The Newcomers

As we briefly mentioned, there are three new products to talk about today – the Radeon 9800 XT, the Radeon 9600 XT and then NVIDIA’s NV38.

The XT line of Radeon 9x00 cards is specifically targeted at the very high end of the gaming market. With AMD and their Athlon 64 FX, Intel and the Pentium 4 Extreme Edition, it’s not too surprising to see even more companies going this direction. With an ultra-premium part like the Radeon 9800 XT the profit margins are high and more importantly, the PR opportunities are huge – claiming the title of world’s fastest desktop GPU never hurts.

The effort required to produce a part like the Radeon 9800 XT is much lower than a serious redesign. When making any kind of chip (CPU, GPU, chipset, etc…) the design team is usually given a cutoff point where they cannot make any more changes to the design, and that is the design that will go into production. However, it is very rare that manufacturers get things right on the first try. Process improvements and optimizing of critical paths within a microprocessor are both time intensive tasks that require a good deal of experience.

Once ATI’s engineers had more experience with the R350 core and more time with it they began to see where the limitations of the GPU’s clock speed existed; remember that your processor can only run as fast as its slowest speed path so it makes a great deal of sense to change the layout and optimize the use of transistors, etc… to speed up the slow paths within your GPU. This oversimplified process is what ATI and their foundry engineers have been working on and the results are encompassed in the R360 – the core of the Radeon 9800 XT.

The Radeon 9800 XT is able to run at a slightly higher core frequency of 412MHz, quite impressive for ATI’s 0.15-micron chip (yes, this is the same process that the original R300 was based on). Keep in mind that the Radeon 9800 Pro ran at 380MHz and you’ll see that this 8% increase in clock speed is beginning to reach the limits of what ATI can do at 0.15-micron.

The Radeon 9800 XT does receive a boost in memory speed as well, now boasting a 365MHz DDR memory clock (730MHz effective) – an increase of 7% over the original Radeon 9800 Pro and an increase of 4% over the 256MB 9800 Pro. ATI was much more proud of their core clock improvements as we will begin to crave faster GPU speeds once more shader intensive games come out.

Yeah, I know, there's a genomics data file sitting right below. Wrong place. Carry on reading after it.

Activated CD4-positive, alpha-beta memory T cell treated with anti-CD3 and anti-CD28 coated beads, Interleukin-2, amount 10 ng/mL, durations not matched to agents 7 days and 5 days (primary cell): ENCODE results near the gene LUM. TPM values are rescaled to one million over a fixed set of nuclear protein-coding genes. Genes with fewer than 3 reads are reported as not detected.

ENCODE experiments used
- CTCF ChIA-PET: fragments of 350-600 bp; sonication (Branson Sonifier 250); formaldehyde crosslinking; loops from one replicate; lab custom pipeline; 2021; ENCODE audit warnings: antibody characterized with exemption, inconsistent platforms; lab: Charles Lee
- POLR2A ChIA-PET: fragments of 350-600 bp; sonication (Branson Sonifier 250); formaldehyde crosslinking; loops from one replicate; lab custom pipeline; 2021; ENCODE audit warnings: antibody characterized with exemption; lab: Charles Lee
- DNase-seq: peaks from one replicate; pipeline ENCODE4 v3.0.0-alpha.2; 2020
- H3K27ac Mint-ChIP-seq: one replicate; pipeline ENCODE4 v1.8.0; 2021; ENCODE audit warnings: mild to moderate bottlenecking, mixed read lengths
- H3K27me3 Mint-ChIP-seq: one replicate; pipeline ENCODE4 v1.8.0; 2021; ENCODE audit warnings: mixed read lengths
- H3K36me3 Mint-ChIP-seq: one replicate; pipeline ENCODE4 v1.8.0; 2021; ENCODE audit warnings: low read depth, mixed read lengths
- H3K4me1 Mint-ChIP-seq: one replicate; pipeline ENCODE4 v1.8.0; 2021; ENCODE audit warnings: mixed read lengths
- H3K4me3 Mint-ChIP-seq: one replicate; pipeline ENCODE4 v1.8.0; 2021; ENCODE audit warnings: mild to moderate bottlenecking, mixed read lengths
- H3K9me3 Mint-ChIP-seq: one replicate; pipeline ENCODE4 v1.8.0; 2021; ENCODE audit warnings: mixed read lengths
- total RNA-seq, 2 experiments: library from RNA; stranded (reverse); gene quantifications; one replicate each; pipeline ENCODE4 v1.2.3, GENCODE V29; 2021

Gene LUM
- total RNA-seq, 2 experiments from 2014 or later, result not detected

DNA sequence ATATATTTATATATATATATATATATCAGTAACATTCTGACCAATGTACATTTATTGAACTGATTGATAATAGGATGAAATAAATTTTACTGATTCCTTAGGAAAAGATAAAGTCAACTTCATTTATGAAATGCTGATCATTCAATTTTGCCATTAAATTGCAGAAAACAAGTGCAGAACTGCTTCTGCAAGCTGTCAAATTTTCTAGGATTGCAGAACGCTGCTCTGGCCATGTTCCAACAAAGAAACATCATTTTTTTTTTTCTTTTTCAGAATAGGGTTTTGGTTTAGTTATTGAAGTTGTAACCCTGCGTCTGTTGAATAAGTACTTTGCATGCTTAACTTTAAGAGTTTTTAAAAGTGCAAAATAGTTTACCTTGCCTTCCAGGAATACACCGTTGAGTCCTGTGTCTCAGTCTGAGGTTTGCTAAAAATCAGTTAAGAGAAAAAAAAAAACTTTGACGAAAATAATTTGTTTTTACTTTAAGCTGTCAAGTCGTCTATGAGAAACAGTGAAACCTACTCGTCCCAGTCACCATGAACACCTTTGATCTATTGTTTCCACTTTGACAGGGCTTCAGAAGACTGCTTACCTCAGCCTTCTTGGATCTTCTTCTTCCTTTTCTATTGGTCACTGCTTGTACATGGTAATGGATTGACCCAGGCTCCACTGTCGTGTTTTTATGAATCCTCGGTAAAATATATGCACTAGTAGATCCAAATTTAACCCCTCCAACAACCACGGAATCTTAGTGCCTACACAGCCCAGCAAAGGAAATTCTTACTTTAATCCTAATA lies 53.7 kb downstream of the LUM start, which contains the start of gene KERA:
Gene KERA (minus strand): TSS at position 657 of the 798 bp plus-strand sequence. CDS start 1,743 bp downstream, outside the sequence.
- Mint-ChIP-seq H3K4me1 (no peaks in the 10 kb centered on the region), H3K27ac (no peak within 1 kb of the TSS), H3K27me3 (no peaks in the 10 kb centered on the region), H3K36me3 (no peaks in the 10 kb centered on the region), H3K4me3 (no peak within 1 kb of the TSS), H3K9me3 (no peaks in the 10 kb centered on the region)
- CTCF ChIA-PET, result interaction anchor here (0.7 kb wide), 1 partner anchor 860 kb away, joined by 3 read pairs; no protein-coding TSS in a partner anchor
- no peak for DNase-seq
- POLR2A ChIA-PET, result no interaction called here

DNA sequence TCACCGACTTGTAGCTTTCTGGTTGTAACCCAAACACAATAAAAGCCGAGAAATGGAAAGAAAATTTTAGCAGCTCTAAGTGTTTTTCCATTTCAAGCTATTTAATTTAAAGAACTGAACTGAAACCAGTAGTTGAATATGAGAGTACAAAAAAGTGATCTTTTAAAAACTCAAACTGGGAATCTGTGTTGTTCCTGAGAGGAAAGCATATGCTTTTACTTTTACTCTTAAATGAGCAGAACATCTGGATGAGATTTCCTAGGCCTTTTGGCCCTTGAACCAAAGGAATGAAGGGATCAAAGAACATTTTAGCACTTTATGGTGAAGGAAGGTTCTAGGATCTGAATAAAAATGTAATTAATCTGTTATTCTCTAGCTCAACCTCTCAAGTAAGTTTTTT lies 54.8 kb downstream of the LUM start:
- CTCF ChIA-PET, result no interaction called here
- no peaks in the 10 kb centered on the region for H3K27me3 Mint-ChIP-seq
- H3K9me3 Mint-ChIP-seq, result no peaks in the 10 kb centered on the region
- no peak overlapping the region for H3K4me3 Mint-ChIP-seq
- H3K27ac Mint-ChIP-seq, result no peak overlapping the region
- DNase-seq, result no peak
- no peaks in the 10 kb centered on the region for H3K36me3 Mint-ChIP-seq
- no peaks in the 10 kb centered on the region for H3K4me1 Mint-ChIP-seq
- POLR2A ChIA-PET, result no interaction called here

The Radeon 9800 XT does have a thermal diode (mounted on-package but not on-die) that has a driver interface that will allow the card to automatically increase its core speed if the thermal conditions are suitable. The GPU will never drop below its advertised 412MHz clock speed, but it can reach speeds of up to 440MHz as far as we know. The important thing to note here is that ATI fully warrantees this overclocking support, an interesting move indeed. Obviously they only guarantee the overclock when it is performed automatically in the drivers, as they do not rate the chips for running at the overclocked speed in all conditions.

The OverDrive feature, as ATI likes to call it, will be enabled through the Catalyst 3.8 drivers and we’ll be sure to look into its functionality once the final drivers are made available.

The Radeon 9800 XT will be available in the next month or so and it will be sold in 256MB configurations at a price of $499 – most likely taking the place of the Radeon 9800 Pro 256MB.

Index The Radeon 9600XT & NV38
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  • Anonymous User - Friday, October 24, 2003 - link

    I believe a few of these benchmarks are misleading. The flight simulator 2004 results are a perfect example. It's obvious that the frame rates are limited to the refresh rate of the selected resolution, which is different for different cards (example: 125 Hz, 75 Hz, and 60 Hz). I would suggest fixing your method of benchmarking or removing the games with incorrect results from your benchmark suite, since it misrepresents the NVIDIA card's true performance. I would have thought the stepped frame rates on cards of WIDELY varying performance would have clued you guys in on the problem, but I guess not. Reply
  • Anonymous User - Tuesday, October 21, 2003 - link

    Anand have refused to give ATi the credit they deserve. In every bench where ATi prevailed they managed to find some fault with the benchmark rather than find fault with nVidia's cards\drivers. Those 5 "Marginal" benches belong to ATi ...but Anand can't very well award them or it looks too one sided. The summing up recommends ATi, but not because the cards are better, apparently it's because you can't predict what the future holds (???). It's time Anand got it's hand out of nVidia's pocket and told it like it really is ...The current crop of nVidia FX cards Suck as much as they Blow. They can't produce the goods without cheating and favourable reviewers. To those that would choose nVidia over any other manufacturer, no matter what they produce! You just got Screwed over. Reply